Lakers go from sorry to starry in one game

Apology accepted.

Appearing in front of their angry fans Tuesday for the first time since the Mother’s Day massacre in Houston, the Lakers properly fell to their knees.

And soared over their heads. And sprinted out of their socks. And fought through their guilt.

Two days after playing sorry, the Lakers returned to Staples Center acting sorry, screaming and shoving and swarming for forgiveness.


By the time it was granted, the Houston Rockets were gutted, victimized by that most desperate of opponents, the one which is fighting himself.

The Lakers won both battles, defeating the Rockets, 118-78, while at least temporarily overcoming their dark side. It was their largest playoff win in 23 years.

And, doggone it, you know, it should have been.

Kobe Bryant sorry? He showed it by consistently driving to the basket for the first time in this series, scoring on runner after runner, capping it with one three-pointer that was so energizing, he even high-fived a fan.

Pau Gasol sorry? He showed it by finally acting like a big man against a small team, blocking two shots on one Rockets possession in the first half, covering up for teammates everywhere, 13 rebounds, zero turnovers.

Derek Fisher sorry? It was Aaron Brooks who was sorry, as the star of the Rockets’ Game 4 victory made four baskets and missed all three of his three-pointers.

Jordan Farmar sorry? That running three-pointer at the first-quarter buzzer, ending with a chest pound and pose, was remorse enough.

Even Lamar Odom acted alive, with a treatment pack on his sore back but a chip on his shoulder. He played in a game he was supposed to miss, playing nearly 19 minutes with 10 points and six rebounds.

The Lakers now lead the Western Conference semifinal series three games to two, with Thursday’s Game 6 in Houston appearing to be only a clinching formality.

Yeah, right, like anybody believes that.

“We expect it to be hard,” said Odom afterward. “We lost in the championship last year, and a team that loses in the championship rarely gets back, so we knew it would be hard.”

But as Tuesday proved, at least against the Rockets without marquee players Yao Ming and Tracy McGrady, it didn’t have to be this hard.

“Usually it’s about finding a way to squelch the other team,” said Coach Phil Jackson, later adding, “We came out tonight and did it early.”

The evening started perfectly, with Michael “Flea” Balzary of Red Hot Chili Peppers fame nailing the national anthem with a soulful guitar solo that spoke to the angst of his fellow Lakers fans.

It ended with that angst so evaporated, midway through the fourth quarter, for the first time in forever, the giddy Lakers fans actually did the old-school wave.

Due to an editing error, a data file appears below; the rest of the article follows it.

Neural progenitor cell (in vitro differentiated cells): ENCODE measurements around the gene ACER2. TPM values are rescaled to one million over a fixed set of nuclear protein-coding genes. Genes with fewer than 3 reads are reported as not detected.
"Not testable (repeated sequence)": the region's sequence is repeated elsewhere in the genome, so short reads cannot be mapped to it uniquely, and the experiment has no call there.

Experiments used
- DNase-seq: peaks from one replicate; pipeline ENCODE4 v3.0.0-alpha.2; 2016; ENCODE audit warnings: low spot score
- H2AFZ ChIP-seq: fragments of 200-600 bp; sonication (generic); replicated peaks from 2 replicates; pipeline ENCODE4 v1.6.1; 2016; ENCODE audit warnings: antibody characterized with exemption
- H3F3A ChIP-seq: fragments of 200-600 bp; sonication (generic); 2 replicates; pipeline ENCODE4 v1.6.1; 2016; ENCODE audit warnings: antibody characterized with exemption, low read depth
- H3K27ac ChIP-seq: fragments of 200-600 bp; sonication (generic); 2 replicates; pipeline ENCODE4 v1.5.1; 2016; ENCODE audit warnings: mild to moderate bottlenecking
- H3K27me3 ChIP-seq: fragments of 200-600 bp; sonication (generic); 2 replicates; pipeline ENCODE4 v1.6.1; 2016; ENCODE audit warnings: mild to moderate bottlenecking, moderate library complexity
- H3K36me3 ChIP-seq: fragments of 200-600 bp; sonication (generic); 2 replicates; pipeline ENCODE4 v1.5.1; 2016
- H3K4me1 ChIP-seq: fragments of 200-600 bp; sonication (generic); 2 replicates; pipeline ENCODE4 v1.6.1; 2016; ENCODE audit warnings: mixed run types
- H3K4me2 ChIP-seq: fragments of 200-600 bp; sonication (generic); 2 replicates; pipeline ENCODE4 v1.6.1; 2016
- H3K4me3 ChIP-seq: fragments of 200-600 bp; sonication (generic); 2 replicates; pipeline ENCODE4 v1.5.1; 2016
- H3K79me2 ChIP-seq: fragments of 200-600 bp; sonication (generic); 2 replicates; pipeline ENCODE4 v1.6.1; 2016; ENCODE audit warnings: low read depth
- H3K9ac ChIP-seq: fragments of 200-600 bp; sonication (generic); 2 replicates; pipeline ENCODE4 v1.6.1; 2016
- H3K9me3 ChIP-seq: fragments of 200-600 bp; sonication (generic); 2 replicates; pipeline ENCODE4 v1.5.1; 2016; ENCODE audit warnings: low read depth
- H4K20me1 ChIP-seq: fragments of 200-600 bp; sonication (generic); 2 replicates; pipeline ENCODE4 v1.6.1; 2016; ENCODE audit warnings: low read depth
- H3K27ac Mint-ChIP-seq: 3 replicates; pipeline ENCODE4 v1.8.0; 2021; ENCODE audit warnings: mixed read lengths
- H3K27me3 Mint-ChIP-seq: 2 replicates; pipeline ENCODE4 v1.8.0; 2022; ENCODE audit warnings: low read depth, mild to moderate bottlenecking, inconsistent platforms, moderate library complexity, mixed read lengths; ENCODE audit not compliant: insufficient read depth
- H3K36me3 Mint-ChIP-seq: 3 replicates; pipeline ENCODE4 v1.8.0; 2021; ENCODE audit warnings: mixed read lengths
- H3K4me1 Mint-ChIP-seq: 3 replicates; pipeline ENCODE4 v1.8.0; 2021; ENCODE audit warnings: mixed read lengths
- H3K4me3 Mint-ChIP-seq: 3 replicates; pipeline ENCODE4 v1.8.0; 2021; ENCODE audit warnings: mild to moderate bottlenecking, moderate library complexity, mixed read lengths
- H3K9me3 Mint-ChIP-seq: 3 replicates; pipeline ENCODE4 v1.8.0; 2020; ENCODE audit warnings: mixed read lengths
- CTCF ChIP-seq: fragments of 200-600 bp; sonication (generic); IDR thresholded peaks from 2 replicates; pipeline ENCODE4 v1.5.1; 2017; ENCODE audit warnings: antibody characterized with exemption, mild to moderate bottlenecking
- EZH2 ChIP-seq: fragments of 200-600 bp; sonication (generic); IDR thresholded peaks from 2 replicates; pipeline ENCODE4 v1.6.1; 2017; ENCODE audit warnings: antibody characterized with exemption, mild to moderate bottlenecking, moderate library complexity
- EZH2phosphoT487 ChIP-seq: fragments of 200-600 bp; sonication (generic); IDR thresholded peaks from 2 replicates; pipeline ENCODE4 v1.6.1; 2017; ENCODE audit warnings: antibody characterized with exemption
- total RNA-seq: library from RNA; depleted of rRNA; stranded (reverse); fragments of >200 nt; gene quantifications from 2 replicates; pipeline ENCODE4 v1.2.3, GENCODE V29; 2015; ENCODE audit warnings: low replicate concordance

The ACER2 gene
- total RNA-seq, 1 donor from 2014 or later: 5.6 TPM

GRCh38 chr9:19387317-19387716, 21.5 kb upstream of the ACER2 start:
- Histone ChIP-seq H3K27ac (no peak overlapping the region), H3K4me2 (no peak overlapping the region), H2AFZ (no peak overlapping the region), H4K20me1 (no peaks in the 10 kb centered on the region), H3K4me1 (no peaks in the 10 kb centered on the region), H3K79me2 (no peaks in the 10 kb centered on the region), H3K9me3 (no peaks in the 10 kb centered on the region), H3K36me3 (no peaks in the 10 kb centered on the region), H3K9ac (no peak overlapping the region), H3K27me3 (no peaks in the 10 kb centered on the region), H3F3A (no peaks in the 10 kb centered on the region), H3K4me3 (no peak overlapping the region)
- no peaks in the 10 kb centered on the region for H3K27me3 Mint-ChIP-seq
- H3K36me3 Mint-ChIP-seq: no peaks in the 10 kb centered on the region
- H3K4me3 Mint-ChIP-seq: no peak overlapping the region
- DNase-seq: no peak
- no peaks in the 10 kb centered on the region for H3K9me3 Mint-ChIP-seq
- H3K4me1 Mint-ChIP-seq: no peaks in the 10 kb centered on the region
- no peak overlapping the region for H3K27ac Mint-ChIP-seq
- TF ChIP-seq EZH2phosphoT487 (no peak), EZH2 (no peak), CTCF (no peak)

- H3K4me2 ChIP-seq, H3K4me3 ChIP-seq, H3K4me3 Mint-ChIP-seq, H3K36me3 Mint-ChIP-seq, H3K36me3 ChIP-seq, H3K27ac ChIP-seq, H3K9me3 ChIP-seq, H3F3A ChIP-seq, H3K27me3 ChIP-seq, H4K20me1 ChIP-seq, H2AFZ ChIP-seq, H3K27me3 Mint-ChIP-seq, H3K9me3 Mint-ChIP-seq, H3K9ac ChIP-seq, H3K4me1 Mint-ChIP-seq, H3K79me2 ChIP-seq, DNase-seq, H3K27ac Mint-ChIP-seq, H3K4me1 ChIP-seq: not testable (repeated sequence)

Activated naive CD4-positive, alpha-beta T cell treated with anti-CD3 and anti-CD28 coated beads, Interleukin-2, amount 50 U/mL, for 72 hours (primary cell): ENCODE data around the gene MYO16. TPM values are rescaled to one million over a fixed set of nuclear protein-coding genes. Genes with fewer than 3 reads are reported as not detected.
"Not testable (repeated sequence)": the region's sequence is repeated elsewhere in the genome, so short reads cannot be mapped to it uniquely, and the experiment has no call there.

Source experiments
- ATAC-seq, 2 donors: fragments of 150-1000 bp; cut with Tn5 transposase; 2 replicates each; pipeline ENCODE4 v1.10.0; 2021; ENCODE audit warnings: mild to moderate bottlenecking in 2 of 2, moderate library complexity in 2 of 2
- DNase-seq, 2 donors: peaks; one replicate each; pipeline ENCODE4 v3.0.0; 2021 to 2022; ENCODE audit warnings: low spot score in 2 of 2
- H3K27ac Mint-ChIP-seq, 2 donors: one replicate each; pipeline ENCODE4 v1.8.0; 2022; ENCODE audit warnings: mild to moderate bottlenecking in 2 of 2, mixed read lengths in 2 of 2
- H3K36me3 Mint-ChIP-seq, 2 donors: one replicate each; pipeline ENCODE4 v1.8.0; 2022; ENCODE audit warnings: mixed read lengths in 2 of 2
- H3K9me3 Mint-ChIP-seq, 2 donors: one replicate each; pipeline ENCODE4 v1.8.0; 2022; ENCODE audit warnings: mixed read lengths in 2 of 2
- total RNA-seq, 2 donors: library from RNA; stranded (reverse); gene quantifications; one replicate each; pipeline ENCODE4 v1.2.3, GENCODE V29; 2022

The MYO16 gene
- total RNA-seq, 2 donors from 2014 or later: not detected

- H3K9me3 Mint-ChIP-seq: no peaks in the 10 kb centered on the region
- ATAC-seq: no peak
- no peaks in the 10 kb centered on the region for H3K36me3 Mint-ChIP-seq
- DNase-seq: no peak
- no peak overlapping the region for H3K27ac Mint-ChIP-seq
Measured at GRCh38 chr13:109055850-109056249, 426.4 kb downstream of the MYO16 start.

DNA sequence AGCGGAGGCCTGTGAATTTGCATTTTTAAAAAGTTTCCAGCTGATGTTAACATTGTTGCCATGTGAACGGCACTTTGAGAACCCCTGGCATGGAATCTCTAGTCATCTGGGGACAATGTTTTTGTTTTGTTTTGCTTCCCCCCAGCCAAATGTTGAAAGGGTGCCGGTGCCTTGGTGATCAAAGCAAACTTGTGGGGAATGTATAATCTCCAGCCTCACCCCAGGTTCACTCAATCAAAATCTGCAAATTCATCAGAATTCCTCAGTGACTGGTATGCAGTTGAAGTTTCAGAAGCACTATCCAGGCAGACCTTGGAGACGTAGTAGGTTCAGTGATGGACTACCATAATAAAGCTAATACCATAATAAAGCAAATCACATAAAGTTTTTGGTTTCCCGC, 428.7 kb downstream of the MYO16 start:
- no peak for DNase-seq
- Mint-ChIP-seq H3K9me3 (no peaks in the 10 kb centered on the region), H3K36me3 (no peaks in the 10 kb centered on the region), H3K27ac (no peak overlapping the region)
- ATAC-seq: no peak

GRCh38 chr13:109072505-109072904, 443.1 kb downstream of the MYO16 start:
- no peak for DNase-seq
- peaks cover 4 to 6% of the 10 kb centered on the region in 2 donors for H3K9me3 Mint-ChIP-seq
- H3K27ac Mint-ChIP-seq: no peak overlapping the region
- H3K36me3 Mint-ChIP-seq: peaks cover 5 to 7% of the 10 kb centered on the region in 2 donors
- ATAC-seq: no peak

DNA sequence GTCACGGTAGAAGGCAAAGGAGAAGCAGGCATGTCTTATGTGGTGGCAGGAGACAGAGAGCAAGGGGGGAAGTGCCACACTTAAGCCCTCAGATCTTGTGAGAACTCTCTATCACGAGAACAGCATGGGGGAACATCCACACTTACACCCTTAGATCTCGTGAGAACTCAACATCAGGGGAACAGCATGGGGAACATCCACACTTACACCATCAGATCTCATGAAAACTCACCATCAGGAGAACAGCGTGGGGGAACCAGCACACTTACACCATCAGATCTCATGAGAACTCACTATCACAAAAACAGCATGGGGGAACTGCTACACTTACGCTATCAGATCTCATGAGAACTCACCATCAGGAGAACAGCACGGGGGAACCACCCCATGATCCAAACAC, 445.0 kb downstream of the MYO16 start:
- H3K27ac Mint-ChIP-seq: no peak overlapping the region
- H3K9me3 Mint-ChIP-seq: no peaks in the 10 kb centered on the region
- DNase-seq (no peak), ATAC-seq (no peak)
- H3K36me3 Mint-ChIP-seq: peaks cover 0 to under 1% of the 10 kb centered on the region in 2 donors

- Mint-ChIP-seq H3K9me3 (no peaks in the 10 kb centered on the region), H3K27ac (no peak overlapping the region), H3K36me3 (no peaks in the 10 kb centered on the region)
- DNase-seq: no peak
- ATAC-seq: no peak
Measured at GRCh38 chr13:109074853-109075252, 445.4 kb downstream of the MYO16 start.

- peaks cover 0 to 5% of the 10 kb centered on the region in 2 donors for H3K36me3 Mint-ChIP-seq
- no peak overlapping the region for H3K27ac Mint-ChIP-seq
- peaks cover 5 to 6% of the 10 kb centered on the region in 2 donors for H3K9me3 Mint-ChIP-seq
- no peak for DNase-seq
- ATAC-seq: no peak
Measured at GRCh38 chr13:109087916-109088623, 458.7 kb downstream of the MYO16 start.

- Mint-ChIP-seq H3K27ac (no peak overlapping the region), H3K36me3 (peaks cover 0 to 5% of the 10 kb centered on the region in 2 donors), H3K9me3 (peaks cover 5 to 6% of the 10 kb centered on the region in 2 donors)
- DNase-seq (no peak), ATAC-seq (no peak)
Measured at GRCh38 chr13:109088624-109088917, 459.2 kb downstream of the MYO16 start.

A cynic might say it is now those fans who must now apologize, but, well, then it got even weirder.

“We want Mben-ga!” they shouted, cheering for DJ Mbenga, the only active Laker who has yet to appear in these playoffs.

With 5:42 remaining and the Lakers leading by 31 points, the situation was finally deemed safe enough for his presence, his entrance trumpeted by one of the evening’s louder ovations.

It was that sort of night, three hours awash in relief and redemption.

It was such a great night, Jackson survived his postgame news conference without cursing, an achievement which eluded him after Game 4.

Of course, Jackson claimed that the celebrated nationally broadcast boo-boo, uttered in frustration after the loss to the depleted Rockets, was not actually a curse.

“I wouldn’t call it a curse word,” he said, yet anybody who heard him would swear they disagreed. “Cursing, I consider taking the Lord’s name in vain, using that kind of thing, damning people, right?”

Um, whatever.

“But yes, it was something I’ve never done,” he said.

At least not publicly, but here’s guessing he was fairly passionate before the game about what the Lakers required.

The theme of the game was penetration. Create it, and contain it, or crumble under it.

The Lakers guards needed to be quicker to stop it. The Lakers big men needed to be stronger when it can’t be stopped.

Both groups showed up, first by shutting down the Rockets’ quickness, causing 17 turnovers, with Brooks and Von Wafer and Kyle Lowery going nine for 27.

The Lakers created that penetration, getting to the line 36 times, more than twice as much as the Rockets, while outscoring them in the paint, 56-42.

“They didn’t do anything,” said an upset Houston Coach Rick Adelman afterward.

“It was all us.”

By the time the Kiss Cam aired on the scoreboard late in the third quarter, the Lakers were on their way to a 40-point lead, and I need to note something here.

The most valuable player during this postseason might be a guy who has dominated that Kiss Cam, dude named Dustin Hoffman.

In the final first-round playoff game here against Utah, he theatrically kissed a woman on his right.

In the opener against Houston, he kissed a guy on his left.

In the second game against Houston, he smooched while spitting out a mouthful of popcorn.

On Tuesday, with the crowd cheering in anticipation, he threw up a purple towel and kissed behind it.

Hey, Lakers fans have to love the consistent effort, something not seen much around here by the guys wearing short pants.

Tuesday’s 48-minute attack probably signified the end of this series.

But for the Lakers to have a chance against Denver or Cleveland in coming weeks, it can only be a start.